The rare, up-armored M105 that served in Afghanistan. This representation is based on one of the only known photos of such a vehicle which can be found below.
Both of these illustrations were produced by Bernard ‘Escodrion’ Baker, funded by our Patreon campaign
The suspension and running gear has the orientation of a Scalene triangle (a triangle with no equal sides). The sprocket wheel – which is visually similar to the sprocket wheel on the WW2 M3 half-track – is located high and rear, while the idler at the front also performs the role of a road-wheel. There is another larger roadwheel underneath the drive wheel taking the bend of the track. This wheel is attached to a suspension arm connected to a torsion bar. In between the two larger road wheels are two, double wheel bogies. This means six road wheels are in contact with the track at all times. Numerous scrapers are placed around the running gear to stop mud building up.
The track is steel reinforced rubber. This is lighter and is less damaging over time to the wheels. Full rubber tracks are also far less damaging to concrete surfaces. They are also easier to replace and transport.
A Deployable Universal Combat Earthmover (DEUCE) at Camp New Jersey, Kuwait, during Operation Enduring Freedom, 15 March 2003. This view shows off the triangular running gear of the vehicle. Photo: olive-drab.com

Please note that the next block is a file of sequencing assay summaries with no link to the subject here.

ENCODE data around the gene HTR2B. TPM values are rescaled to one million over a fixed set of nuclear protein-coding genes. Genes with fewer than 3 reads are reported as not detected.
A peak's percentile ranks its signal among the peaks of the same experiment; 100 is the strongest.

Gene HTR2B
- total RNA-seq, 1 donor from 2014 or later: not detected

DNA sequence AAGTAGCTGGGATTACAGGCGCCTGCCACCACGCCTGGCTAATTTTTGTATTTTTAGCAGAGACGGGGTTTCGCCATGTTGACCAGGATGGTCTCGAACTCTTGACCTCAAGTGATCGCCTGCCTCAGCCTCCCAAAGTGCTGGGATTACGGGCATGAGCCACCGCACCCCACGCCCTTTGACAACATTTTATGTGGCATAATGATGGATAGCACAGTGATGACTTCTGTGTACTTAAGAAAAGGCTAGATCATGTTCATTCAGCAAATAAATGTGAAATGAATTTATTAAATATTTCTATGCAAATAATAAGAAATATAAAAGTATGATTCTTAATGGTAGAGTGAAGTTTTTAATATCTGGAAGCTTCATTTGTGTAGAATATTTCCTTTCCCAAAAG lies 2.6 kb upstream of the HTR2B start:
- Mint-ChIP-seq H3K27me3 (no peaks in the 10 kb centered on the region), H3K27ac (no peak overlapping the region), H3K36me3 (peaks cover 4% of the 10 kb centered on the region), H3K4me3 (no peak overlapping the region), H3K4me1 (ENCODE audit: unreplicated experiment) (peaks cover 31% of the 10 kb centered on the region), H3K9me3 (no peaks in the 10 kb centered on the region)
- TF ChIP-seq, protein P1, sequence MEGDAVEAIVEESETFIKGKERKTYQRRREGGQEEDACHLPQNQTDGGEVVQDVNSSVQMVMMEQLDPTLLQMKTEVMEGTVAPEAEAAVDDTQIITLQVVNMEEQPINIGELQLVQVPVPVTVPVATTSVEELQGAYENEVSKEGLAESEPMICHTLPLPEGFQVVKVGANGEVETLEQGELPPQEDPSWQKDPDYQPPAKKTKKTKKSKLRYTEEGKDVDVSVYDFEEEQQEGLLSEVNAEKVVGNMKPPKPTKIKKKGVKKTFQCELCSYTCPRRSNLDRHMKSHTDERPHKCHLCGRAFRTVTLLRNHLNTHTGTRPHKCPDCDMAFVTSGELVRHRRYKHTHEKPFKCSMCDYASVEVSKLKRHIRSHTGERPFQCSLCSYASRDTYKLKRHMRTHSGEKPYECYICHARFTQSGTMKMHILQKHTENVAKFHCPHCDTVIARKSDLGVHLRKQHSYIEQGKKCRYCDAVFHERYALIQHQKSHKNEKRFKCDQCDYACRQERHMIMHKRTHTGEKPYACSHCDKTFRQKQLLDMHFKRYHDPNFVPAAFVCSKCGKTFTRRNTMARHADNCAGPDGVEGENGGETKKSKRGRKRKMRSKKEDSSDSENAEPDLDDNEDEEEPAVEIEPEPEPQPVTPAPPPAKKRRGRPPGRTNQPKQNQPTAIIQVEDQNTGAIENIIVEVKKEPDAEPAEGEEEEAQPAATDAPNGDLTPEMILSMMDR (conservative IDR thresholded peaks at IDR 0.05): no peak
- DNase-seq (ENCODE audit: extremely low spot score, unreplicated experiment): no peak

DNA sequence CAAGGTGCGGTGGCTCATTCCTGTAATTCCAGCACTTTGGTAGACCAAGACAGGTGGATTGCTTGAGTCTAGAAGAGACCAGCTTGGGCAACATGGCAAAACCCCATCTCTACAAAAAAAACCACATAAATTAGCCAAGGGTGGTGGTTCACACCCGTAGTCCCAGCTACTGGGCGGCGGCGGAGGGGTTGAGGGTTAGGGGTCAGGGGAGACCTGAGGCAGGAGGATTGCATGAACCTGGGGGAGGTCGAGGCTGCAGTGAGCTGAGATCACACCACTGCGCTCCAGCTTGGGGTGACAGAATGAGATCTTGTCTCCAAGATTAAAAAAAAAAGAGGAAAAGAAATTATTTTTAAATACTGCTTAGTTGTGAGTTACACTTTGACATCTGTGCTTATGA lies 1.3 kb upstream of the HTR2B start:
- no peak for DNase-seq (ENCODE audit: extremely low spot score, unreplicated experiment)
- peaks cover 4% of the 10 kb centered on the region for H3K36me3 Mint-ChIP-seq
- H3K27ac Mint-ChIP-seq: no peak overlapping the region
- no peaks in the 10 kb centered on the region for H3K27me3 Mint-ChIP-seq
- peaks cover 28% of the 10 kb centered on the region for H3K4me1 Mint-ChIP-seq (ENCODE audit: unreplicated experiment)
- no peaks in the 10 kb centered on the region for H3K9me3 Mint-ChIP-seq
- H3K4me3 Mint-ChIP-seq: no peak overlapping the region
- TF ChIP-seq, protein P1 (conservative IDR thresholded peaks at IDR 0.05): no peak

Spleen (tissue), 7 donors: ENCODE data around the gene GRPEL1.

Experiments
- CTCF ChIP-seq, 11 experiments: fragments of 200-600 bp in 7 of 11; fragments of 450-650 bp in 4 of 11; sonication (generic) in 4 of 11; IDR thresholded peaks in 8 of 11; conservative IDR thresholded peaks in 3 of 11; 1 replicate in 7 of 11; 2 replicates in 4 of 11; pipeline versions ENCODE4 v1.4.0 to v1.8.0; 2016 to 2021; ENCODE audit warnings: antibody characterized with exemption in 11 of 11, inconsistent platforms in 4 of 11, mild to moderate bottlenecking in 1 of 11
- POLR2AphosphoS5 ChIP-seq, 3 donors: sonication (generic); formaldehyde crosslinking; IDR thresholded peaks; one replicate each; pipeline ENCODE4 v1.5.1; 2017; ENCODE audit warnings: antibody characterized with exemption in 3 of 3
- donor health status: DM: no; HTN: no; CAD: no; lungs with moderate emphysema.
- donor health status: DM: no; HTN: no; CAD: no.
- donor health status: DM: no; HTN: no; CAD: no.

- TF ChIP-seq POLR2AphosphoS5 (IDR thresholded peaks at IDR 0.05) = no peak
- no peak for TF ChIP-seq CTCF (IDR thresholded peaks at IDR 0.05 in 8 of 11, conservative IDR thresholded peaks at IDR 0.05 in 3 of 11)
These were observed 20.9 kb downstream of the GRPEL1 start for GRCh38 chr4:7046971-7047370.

The 10th Mountain Division (Light), based at Fort Drum, New York were the first to receive the M105 DEUCE, with the vehicles arriving in May 1999. Other units followed, such as the 82nd Airborne Division, and the 20th Engineer Brigade. The first deployment of the M105 was during 2001, in Afghanistan, as part of Operation Enduring Freedom (part of the War on Terror following 9/11). The Deuces stayed in the Middle East, both in Afghanistan and Iraq, supporting American troops and assisting in the construction of roadways, building areas and fire-bases. In some cases, they would work alongside the M9 in safe locations, but not in combat action.
Deployable Universal Combat Earthmovers (DEUCEs) operated by Staff Sgt. Ronaldo Reyter (left), 1st squad leader, and Spc. Chad Musil, 173rd Combat Support Company, 2nd Battalion, 503rd Infantry Brigade (Airborne) work to create an earthen ramp out of a riverbed on the road to Fire Base Wolverine, Afghanistan, June 2005.
The M105 has also been stationed in Kosovo as part of ‘KFOR’ or ‘Kosovo Force’, the NATO peacekeeping mission that followed the Kosovo War (1998-1999). This peace-keeping mission is still active today, and around 650 US troops are stationed there, as well as troops from other NATO countries.